Did you know that your application is not caching images by default? If your developers are coming from the world of web, they are used to having the browser do this work for them automatically. However, in mobile, you have to explicitly turn on caching in your application. A recent study found that 17 percent of all mobile content consumed was downloaded in a duplicate manner, resulting in slower mobile applications, increased data usage for your customers, and higher server costs for you.
Why cache? Well, caching data locally allows content to get to the end user faster. It reduces the amount of data your app uses and reduces the battery drain of your application. Caching data is a simple way to speed up your app and save battery life. Further, since you are paying for servers and the bandwidth that the servers are sending down to your mobile application – you’ll even save money. This performance improvement is an all-around winner!
What are you waiting for?
There are two common headers used for caching, and each behaves differently: Cache Control and ETag. I’ll do a quick description of how they work and then conclude with the preferred caching for mobile.
Cache-Control gives the age until the file is expired (in seconds). For example, this file will expire in 1.43M seconds (about 16 weeks). Every time a file is needed, the application looks for the file in the cache first. If the file is there (and is not expired), then it is served immediately (this takes about 50-250ms in my testing). If the file is expired, it is re-validated on the server and either downloaded or served from the cache. If the file is not present in the cache, the file is downloaded from the server. In my test of a 105K file, loading from the cache took under 500ms, and loading from the server took 2-5 seconds. Cache loading in this case is 75-99% faster than download. This performance improvement is one your customers will notice.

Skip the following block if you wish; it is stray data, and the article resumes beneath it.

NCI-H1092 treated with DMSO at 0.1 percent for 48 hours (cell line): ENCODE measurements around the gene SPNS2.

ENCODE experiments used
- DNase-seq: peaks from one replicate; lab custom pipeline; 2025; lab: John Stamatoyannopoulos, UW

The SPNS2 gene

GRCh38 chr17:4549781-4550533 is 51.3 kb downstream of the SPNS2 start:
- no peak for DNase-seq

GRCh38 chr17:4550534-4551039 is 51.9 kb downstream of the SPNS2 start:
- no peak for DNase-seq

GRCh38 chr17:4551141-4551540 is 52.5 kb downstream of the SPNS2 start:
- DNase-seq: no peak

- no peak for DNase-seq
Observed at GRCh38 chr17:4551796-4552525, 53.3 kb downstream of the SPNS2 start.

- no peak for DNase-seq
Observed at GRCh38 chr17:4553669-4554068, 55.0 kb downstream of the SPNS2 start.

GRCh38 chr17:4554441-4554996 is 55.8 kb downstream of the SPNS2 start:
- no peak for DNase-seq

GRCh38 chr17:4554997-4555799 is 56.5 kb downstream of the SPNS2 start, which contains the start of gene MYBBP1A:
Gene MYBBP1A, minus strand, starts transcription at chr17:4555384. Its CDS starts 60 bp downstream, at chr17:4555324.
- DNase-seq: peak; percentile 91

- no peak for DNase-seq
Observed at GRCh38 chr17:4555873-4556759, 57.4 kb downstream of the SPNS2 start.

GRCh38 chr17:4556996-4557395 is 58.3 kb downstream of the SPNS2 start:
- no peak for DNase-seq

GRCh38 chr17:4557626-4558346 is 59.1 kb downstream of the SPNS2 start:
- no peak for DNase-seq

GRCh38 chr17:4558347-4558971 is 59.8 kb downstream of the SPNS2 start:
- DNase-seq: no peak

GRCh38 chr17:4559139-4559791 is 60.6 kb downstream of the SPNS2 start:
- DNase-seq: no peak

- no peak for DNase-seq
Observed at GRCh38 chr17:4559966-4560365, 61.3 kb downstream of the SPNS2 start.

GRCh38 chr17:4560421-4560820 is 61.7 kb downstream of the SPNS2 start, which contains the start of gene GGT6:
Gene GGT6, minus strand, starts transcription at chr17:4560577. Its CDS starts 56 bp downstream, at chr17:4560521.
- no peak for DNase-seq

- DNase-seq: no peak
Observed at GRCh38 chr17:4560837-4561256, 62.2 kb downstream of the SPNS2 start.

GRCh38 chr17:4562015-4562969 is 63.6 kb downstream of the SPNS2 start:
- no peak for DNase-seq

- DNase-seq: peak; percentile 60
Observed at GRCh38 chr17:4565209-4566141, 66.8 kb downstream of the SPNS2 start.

ETag: Each file has a unique ETag ID header. When the file is to be served, the application first checks the existing ETag against the server to see if the files are identical. If they are identical, a 304 Not-Modified response is sent. If the file is changed, the new file is downloaded to the device. Note that ETags vary by server, so if you have a distributed server, you should not use them.
In this example, the application has the file in cache, but first uses a HEAD request to just get the ETag header to compare to the cache. Since the request is just for the header, the file is not downloaded.
This request took about 2 seconds to create the connection, get the request, and then process the image from the cache. Since just reading the file takes 2-5 seconds, using an ETag is 0-60% faster than no cache at all.
So which is better?
Since Cache-Control cache retrieval does not need a network connection for validation, it is much faster than using ETags. In the two examples above, loading an image from the cache with Cache Control takes under 221ms, and 2-3s when using ETags.
Performance research shows that HTTP requests had the biggest impact on reducing response time. Based on this, they recommend that to reduce latency (for the Web), removing ETags is a good way to speed your applications. If removing ETags speeds up applications on the Web, this speedup will be only accentuated on mobile.
In conclusion, any caching is better than no caching. However, to take advantage of the speed and power savings that caching can provide, take advantage of cache control.
Come visit me at the AT&T Developer Summit in Las Vegas on January 7th at 3PM PST. I’ll be presenting a talk called, ” Turbocharge Your Mobile App,” where I can help you evaluate your caching success!